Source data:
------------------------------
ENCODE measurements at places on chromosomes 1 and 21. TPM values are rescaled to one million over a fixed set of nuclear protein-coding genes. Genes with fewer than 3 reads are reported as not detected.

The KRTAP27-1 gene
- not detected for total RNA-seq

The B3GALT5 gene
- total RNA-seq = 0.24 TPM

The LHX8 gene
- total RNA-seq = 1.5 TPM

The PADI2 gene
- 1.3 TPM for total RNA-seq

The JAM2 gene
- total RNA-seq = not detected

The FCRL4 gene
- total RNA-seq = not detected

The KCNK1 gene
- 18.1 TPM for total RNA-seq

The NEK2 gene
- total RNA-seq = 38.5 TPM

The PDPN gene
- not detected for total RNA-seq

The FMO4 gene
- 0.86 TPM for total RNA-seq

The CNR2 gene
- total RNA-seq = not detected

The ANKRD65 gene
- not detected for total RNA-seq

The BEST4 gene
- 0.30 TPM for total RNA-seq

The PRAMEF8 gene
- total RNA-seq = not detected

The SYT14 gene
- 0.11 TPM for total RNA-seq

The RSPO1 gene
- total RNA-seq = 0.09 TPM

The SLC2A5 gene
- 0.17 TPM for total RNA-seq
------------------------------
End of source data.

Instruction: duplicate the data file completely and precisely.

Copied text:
ENCODE measurements at places on chromosomes 1 and 21. TPM values are rescaled to one million over a fixed set of nuclear protein-coding genes. Genes with fewer than 3 reads are reported as not detected.

The KRTAP27-1 gene
- not detected for total RNA-seq

The B3GALT5 gene
- total RNA-seq = 0.24 TPM

The LHX8 gene
- total RNA-seq = 1.5 TPM

The PADI2 gene
- 1.3 TPM for total RNA-seq

The JAM2 gene
- total RNA-seq = not detected

The FCRL4 gene
- total RNA-seq = not detected

The KCNK1 gene
- 18.1 TPM for total RNA-seq

The NEK2 gene
- total RNA-seq = 38.5 TPM

The PDPN gene
- not detected for total RNA-seq

The FMO4 gene
- 0.86 TPM for total RNA-seq

The CNR2 gene
- total RNA-seq = not detected

The ANKRD65 gene
- not detected for total RNA-seq

The BEST4 gene
- 0.30 TPM for total RNA-seq

The PRAMEF8 gene
- total RNA-seq = not detected

The SYT14 gene
- 0.11 TPM for total RNA-seq

The RSPO1 gene
- total RNA-seq = 0.09 TPM

The SLC2A5 gene
- 0.17 TPM for total RNA-seq